Replica Set Oplog
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The oplog (operations log) is a special capped collection that keeps a rolling record of all operations that modify the data stored in your databases. MongoDB applies database operations on the primary and then records the operations on the primary’s oplog. The secondary members then copy and apply these operations in an asynchronous process. All replica set members contain a copy of the oplog, in the
local.oplog.rs collection, which allows them to maintain the current state of the database.
To facilitate replication, all replica set members send heartbeats (pings) to all other members. Any secondary member can import oplog entries from any other member.
Each operation in the oplog is idempotent. That is, oplog operations produce the same results whether applied once or multiple times to the target dataset.
When you start a replica set member for the first time, MongoDB creates an oplog of a default size.
- For Unix and Windows systems
The default oplog size depends on the storage engine:
Storage Engine Default Oplog Size Lower Bound Upper Bound In-Memory Storage Engine 5% of physical memory 50 MB 50 GB WiredTiger Storage Engine 5% of free disk space 990 MB 50 GB MMAPv1 Storage Engine 5% of free disk space 990 MB 50 GB
- For 64-bit macOS systems
The default oplog size is 192 MB of either physical memory or free disk space depending on the storage engine:
Storage Engine Default Oplog Size In-Memory Storage Engine 192 MB of physical memory WiredTiger Storage Engine 192 MB of free disk space MMAPv1 Storage Engine 192 MB of free disk space
In most cases, the default oplog size is sufficient. For example, if an oplog is 5% of free disk space and fills up in 24 hours of operations, then secondaries can stop copying entries from the oplog for up to 24 hours without becoming too stale to continue replicating. However, most replica sets have much lower operation volumes, and their oplogs can hold much higher numbers of operations.
mongod creates an oplog, you can specify its size with the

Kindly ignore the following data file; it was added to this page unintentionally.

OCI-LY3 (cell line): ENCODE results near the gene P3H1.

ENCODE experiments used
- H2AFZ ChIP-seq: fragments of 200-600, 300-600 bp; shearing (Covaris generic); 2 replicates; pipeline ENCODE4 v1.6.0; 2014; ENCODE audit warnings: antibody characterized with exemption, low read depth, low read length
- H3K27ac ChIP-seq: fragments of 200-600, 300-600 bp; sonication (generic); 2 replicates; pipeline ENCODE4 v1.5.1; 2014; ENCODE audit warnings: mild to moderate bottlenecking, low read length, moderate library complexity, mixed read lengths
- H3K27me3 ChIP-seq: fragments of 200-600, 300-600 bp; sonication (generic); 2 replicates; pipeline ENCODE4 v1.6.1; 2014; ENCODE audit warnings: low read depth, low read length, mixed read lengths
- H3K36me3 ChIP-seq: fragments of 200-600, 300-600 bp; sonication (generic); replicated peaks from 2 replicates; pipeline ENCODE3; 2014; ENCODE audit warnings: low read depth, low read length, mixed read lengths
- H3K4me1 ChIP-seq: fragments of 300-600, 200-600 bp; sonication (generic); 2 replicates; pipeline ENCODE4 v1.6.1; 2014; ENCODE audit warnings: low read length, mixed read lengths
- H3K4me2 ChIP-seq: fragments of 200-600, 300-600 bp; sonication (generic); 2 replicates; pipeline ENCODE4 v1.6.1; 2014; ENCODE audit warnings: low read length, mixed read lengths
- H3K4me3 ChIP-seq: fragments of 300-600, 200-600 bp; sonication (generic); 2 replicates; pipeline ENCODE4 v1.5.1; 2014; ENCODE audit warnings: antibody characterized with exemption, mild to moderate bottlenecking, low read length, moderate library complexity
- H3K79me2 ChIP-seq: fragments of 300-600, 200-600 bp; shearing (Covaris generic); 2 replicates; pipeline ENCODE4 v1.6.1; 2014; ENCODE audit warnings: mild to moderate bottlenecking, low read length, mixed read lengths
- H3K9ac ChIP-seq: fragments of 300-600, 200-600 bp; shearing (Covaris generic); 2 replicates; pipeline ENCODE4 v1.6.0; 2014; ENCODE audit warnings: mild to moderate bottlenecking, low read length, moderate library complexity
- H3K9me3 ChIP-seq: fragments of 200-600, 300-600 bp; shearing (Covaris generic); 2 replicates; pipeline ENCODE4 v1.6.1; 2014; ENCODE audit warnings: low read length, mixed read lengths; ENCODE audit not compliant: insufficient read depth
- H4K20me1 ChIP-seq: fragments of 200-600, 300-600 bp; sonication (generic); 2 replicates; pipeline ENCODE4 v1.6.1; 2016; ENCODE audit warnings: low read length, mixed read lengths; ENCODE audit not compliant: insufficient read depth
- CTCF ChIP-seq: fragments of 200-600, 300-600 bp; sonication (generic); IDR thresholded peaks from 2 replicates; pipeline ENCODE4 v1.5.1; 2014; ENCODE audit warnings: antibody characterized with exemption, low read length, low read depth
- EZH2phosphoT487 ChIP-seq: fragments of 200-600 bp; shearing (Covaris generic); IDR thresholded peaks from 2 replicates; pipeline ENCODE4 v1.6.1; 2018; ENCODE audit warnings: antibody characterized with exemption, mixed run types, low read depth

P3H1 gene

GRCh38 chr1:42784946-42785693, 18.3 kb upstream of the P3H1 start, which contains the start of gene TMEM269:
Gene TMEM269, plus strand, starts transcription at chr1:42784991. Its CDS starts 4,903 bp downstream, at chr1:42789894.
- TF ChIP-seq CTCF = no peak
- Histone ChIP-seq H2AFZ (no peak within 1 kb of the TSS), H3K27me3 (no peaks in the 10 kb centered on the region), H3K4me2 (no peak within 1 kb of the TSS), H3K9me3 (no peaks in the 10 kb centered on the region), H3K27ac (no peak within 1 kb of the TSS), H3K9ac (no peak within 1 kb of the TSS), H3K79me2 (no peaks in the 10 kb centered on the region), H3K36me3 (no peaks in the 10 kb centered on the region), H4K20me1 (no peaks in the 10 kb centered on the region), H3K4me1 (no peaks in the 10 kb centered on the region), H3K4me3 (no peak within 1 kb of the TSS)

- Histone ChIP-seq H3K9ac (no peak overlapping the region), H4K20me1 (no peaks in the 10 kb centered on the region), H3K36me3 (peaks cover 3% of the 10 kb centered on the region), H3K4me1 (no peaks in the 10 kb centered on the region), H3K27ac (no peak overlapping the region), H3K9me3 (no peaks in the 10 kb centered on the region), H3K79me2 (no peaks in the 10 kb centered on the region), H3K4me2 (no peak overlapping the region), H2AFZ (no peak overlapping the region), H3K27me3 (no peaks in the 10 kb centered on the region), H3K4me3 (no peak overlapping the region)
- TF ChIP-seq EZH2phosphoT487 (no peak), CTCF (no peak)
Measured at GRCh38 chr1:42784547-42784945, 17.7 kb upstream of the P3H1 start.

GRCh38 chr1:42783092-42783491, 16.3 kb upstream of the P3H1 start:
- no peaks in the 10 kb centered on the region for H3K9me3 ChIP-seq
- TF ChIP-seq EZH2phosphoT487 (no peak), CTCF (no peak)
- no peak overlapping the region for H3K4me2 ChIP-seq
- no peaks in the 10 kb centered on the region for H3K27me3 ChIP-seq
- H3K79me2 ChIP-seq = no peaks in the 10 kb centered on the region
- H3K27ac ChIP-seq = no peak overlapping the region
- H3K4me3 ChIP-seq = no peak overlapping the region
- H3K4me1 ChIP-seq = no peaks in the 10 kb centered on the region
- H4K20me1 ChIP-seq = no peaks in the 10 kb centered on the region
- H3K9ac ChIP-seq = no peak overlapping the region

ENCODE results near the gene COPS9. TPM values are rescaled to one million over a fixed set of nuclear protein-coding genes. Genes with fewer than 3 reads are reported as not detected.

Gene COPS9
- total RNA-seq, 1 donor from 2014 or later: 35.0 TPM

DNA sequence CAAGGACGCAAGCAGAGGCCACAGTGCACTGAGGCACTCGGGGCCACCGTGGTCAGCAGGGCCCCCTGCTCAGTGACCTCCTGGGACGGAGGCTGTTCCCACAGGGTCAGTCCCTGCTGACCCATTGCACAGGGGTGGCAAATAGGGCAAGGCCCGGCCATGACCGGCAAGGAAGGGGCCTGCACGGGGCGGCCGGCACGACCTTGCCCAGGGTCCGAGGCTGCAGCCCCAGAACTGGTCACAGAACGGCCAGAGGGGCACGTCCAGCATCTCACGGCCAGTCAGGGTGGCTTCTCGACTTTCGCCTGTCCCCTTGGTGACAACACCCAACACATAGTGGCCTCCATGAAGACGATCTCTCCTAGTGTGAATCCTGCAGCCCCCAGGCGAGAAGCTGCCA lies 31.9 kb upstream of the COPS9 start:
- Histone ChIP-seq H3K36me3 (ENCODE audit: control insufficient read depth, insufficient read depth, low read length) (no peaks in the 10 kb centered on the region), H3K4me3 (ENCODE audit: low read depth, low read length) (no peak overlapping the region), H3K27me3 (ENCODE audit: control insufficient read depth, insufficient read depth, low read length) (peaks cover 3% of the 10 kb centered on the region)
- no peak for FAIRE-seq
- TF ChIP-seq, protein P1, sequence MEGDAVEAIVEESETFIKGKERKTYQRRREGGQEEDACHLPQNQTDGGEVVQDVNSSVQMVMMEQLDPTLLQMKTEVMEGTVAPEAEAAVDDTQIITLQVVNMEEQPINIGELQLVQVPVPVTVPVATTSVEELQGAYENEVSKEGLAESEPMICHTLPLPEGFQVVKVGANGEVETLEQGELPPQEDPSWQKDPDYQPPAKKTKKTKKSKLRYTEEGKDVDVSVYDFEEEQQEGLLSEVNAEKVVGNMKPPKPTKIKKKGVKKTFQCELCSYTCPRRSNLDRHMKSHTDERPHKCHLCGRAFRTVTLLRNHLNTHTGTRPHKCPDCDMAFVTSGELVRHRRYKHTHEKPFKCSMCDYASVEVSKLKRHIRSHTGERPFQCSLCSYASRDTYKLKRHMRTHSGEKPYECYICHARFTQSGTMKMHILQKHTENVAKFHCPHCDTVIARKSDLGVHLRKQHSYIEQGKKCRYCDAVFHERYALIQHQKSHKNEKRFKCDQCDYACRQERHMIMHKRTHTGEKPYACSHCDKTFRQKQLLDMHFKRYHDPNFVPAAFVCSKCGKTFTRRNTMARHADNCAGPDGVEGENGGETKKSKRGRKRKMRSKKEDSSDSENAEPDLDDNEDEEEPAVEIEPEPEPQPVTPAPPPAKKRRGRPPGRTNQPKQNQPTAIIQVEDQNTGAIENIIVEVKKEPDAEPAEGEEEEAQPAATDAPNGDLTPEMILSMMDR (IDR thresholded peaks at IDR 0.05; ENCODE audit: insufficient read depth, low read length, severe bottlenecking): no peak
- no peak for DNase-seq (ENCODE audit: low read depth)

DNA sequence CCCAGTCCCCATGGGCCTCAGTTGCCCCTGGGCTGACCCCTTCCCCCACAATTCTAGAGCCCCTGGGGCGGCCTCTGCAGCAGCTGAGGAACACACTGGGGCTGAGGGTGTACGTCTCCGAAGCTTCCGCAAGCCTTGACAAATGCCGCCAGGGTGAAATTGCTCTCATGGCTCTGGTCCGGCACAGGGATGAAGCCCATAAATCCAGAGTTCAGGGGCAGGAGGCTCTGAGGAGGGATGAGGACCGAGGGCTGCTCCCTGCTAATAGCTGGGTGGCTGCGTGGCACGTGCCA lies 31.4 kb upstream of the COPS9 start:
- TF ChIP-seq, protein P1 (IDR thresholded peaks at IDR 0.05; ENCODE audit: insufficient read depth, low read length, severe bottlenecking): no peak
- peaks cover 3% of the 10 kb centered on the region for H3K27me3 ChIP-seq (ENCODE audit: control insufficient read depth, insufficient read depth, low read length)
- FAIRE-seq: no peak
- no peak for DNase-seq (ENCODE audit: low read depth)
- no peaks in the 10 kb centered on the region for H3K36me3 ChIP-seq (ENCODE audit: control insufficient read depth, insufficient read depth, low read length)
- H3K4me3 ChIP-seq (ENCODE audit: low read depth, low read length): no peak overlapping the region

oplogSizeMB option. Once you have started a replica set member for the first time, use the
replSetResizeOplog administrative command to change the oplog size.
replSetResizeOplog enables you to resize the oplog dynamically without restarting the
If you can predict your replica set’s workload to resemble one of the following patterns, then you might want to create an oplog that is larger than the default. Conversely, if your application predominantly performs reads with a minimal amount of write operations, a smaller oplog may be sufficient.
The following workloads might require a larger oplog size.
The oplog must translate multi-updates into individual operations in order to maintain idempotency. This can use a great deal of oplog space without a corresponding increase in data size or disk use.
If you delete roughly the same amount of data as you insert, the database will not grow significantly in disk use, but the size of the operation log can be quite large.
Under various exceptional situations, updates to a secondary’s oplog might lag behind the desired performance time. Use
db.getReplicationInfo() from a secondary member and the replication status output to assess the current state of replication and determine if there is any unintended replication delay.
See Replication Lag for more information.
For MongoDB 3.6 deployments, starting in version 3.6.11, secondary members of a replica set now log oplog entries that take longer than the slow operation threshold to apply. These messages are
logged for the secondaries under the
REPL component with the text
applied op: <oplog entry> took <num>ms.
The slow oplog application logging on secondaries are:
- Not affected by the
slowOpSampleRate; i.e. all slow oplog entries are logged by the secondary.
- Not affected by the
systemLog.verbositylevel (or the
systemLog.component.replication.verbositylevel); i.e. for oplog entries, the secondary logs only the slow oplog entries. Increasing the verbosity level does not log all oplog entries.
- Not captured by the profiler and not affected by the profiling level.
For more information on setting the slow operation threshold, see